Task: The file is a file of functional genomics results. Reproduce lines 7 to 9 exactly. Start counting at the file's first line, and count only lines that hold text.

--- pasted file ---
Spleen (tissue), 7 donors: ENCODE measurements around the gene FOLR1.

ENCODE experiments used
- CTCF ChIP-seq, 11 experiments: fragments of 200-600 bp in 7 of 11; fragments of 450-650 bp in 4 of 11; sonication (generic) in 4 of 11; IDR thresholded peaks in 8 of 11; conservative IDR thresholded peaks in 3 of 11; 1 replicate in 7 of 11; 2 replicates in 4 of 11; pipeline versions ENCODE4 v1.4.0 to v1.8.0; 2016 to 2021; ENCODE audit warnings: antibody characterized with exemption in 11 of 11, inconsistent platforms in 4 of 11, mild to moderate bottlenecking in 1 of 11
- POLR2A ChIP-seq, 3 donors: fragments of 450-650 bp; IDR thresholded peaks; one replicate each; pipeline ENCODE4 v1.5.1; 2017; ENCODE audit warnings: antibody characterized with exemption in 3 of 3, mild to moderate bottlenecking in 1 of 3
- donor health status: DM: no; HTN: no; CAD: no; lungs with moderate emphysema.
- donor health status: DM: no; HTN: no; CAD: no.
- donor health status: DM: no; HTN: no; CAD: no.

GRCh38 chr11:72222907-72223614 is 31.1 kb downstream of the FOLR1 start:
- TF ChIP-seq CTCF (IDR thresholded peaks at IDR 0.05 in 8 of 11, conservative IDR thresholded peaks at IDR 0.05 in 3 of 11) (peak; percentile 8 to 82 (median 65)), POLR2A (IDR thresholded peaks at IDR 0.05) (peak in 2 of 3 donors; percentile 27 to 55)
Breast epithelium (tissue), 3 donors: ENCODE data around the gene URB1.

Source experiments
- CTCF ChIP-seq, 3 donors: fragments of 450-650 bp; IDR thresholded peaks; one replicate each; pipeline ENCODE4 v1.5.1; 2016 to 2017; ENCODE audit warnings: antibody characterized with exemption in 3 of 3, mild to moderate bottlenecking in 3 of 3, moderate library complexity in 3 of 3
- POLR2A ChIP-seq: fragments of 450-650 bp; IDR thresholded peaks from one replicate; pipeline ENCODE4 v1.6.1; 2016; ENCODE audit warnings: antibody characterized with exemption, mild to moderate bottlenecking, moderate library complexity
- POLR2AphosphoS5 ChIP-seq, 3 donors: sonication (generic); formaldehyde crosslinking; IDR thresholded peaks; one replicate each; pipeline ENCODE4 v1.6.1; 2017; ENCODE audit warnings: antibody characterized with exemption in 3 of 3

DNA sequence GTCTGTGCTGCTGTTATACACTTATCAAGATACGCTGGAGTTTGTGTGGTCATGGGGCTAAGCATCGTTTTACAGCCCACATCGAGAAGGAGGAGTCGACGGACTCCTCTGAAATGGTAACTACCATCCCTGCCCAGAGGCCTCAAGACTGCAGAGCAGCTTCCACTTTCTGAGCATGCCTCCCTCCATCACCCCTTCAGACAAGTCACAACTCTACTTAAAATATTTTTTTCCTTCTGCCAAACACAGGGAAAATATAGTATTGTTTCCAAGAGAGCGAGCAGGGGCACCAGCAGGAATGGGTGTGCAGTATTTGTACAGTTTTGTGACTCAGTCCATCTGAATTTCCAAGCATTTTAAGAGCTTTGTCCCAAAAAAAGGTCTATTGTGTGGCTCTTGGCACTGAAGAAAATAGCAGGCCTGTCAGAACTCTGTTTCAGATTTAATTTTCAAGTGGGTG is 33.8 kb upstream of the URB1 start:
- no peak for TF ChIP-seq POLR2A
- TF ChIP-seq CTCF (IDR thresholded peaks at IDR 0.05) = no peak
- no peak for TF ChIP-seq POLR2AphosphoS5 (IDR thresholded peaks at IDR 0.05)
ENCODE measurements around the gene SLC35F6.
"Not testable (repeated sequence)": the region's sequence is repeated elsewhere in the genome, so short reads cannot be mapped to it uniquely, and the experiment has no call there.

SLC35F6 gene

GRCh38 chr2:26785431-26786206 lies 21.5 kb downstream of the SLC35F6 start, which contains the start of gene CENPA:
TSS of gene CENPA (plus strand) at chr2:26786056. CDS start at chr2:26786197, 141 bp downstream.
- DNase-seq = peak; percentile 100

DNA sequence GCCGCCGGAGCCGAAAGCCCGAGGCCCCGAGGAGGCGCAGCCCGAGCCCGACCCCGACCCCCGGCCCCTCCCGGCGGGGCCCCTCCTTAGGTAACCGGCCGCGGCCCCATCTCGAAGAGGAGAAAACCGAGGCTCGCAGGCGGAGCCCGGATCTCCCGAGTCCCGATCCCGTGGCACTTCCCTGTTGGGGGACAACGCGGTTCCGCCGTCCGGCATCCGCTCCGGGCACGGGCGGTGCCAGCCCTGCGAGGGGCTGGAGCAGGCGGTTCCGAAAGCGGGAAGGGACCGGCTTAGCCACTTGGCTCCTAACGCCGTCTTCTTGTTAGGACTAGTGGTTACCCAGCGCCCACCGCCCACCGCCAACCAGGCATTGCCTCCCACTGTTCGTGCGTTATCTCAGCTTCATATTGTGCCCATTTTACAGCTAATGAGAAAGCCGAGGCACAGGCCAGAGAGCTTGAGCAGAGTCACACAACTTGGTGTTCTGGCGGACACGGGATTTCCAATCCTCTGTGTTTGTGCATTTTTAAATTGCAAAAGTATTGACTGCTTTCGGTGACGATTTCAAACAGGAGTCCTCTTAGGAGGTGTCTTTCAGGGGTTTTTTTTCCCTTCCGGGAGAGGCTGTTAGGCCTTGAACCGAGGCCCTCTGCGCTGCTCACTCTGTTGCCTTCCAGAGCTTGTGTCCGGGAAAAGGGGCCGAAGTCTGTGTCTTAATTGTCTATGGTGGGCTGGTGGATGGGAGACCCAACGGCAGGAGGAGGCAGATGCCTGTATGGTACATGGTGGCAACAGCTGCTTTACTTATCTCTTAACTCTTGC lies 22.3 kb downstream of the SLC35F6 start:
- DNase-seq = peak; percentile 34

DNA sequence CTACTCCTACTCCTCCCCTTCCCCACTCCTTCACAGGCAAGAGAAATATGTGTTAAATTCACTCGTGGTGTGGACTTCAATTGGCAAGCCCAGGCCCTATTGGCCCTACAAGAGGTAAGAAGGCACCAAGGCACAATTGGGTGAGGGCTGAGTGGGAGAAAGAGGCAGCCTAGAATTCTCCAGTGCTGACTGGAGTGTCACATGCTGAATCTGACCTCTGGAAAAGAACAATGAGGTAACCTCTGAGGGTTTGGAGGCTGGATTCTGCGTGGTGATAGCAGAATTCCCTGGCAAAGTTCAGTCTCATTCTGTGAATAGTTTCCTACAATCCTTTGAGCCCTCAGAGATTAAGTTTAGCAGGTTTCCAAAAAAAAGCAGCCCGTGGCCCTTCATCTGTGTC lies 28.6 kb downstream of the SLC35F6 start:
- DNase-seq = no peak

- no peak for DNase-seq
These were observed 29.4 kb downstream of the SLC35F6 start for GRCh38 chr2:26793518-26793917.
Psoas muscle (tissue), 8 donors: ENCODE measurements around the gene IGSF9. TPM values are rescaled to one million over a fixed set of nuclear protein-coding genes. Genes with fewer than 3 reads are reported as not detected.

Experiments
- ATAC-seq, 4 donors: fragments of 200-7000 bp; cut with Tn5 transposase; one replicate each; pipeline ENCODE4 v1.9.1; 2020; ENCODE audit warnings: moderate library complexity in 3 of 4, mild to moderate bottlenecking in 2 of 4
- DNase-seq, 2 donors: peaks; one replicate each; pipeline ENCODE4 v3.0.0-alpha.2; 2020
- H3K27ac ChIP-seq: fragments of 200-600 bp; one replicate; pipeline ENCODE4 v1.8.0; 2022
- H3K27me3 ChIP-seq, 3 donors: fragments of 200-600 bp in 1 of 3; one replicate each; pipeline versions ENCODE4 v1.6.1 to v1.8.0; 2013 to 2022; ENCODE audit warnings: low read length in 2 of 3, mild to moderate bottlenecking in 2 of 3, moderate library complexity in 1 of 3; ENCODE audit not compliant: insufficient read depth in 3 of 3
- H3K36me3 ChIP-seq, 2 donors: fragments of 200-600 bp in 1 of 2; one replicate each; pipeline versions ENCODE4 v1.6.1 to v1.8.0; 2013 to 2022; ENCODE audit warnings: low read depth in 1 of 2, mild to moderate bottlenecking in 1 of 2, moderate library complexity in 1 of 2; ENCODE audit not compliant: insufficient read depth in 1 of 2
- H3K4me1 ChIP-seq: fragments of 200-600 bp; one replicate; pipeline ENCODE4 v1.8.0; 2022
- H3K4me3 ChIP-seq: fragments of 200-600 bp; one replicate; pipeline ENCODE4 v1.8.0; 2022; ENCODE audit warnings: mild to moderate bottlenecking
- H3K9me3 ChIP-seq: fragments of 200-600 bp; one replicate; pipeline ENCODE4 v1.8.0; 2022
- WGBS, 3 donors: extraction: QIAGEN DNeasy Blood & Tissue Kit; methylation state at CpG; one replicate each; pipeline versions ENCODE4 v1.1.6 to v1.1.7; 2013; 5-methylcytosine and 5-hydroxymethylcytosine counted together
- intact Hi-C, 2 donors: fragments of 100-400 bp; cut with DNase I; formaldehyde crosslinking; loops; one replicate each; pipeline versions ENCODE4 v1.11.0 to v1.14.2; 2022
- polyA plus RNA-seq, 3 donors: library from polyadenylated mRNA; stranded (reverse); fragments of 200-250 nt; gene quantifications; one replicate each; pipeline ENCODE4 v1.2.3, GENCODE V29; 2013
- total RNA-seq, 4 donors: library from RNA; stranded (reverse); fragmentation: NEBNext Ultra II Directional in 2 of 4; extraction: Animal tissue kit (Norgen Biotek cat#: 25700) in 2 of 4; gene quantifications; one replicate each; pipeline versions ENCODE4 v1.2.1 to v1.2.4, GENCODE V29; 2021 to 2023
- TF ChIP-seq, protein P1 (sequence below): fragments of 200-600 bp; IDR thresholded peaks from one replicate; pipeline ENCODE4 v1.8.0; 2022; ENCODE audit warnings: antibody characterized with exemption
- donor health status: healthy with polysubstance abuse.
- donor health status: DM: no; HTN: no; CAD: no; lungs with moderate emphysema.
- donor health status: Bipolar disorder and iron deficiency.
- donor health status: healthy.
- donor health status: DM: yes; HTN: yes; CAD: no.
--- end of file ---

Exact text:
- donor health status: DM: no; HTN: no; CAD: no.

GRCh38 chr11:72222907-72223614 is 31.1 kb downstream of the FOLR1 start:
- TF ChIP-seq CTCF (IDR thresholded peaks at IDR 0.05 in 8 of 11, conservative IDR thresholded peaks at IDR 0.05 in 3 of 11) (peak; percentile 8 to 82 (median 65)), POLR2A (IDR thresholded peaks at IDR 0.05) (peak in 2 of 3 donors; percentile 27 to 55)